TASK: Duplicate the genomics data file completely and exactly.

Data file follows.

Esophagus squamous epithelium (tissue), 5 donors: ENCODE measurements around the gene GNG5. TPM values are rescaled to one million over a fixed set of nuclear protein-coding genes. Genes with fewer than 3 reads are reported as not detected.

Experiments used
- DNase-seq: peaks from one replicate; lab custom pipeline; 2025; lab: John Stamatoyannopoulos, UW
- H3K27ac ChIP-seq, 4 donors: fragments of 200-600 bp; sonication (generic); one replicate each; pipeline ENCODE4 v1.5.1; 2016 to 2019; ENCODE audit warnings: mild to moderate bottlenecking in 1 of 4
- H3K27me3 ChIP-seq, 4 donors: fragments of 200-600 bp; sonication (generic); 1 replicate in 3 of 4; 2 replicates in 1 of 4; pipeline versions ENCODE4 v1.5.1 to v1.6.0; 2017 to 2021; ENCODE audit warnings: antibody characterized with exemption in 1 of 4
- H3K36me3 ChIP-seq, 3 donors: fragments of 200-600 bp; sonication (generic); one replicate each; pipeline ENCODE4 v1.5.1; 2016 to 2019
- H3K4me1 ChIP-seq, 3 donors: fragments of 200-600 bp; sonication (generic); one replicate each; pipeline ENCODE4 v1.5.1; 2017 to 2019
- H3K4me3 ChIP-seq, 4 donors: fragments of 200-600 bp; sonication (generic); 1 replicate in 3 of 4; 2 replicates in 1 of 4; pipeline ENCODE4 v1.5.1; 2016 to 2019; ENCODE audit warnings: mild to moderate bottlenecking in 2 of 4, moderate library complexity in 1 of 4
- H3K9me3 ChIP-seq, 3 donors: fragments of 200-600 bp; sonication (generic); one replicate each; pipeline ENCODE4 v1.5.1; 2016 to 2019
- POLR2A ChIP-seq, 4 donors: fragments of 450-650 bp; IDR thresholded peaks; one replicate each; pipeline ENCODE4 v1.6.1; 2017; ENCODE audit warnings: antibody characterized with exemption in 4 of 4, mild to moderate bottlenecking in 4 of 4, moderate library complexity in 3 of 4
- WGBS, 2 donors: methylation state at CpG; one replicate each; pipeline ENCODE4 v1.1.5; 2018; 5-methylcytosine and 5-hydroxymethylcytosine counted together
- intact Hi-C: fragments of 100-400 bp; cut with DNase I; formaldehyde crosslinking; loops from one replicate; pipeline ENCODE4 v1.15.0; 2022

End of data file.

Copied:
Esophagus squamous epithelium (tissue), 5 donors: ENCODE measurements around the gene GNG5. TPM values are rescaled to one million over a fixed set of nuclear protein-coding genes. Genes with fewer than 3 reads are reported as not detected.

Experiments used
- DNase-seq: peaks from one replicate; lab custom pipeline; 2025; lab: John Stamatoyannopoulos, UW
- H3K27ac ChIP-seq, 4 donors: fragments of 200-600 bp; sonication (generic); one replicate each; pipeline ENCODE4 v1.5.1; 2016 to 2019; ENCODE audit warnings: mild to moderate bottlenecking in 1 of 4
- H3K27me3 ChIP-seq, 4 donors: fragments of 200-600 bp; sonication (generic); 1 replicate in 3 of 4; 2 replicates in 1 of 4; pipeline versions ENCODE4 v1.5.1 to v1.6.0; 2017 to 2021; ENCODE audit warnings: antibody characterized with exemption in 1 of 4
- H3K36me3 ChIP-seq, 3 donors: fragments of 200-600 bp; sonication (generic); one replicate each; pipeline ENCODE4 v1.5.1; 2016 to 2019
- H3K4me1 ChIP-seq, 3 donors: fragments of 200-600 bp; sonication (generic); one replicate each; pipeline ENCODE4 v1.5.1; 2017 to 2019
- H3K4me3 ChIP-seq, 4 donors: fragments of 200-600 bp; sonication (generic); 1 replicate in 3 of 4; 2 replicates in 1 of 4; pipeline ENCODE4 v1.5.1; 2016 to 2019; ENCODE audit warnings: mild to moderate bottlenecking in 2 of 4, moderate library complexity in 1 of 4
- H3K9me3 ChIP-seq, 3 donors: fragments of 200-600 bp; sonication (generic); one replicate each; pipeline ENCODE4 v1.5.1; 2016 to 2019
- POLR2A ChIP-seq, 4 donors: fragments of 450-650 bp; IDR thresholded peaks; one replicate each; pipeline ENCODE4 v1.6.1; 2017; ENCODE audit warnings: antibody characterized with exemption in 4 of 4, mild to moderate bottlenecking in 4 of 4, moderate library complexity in 3 of 4
- WGBS, 2 donors: methylation state at CpG; one replicate each; pipeline ENCODE4 v1.1.5; 2018; 5-methylcytosine and 5-hydroxymethylcytosine counted together
- intact Hi-C: fragments of 100-400 bp; cut with DNase I; formaldehyde crosslinking; loops from one replicate; pipeline ENCODE4 v1.15.0; 2022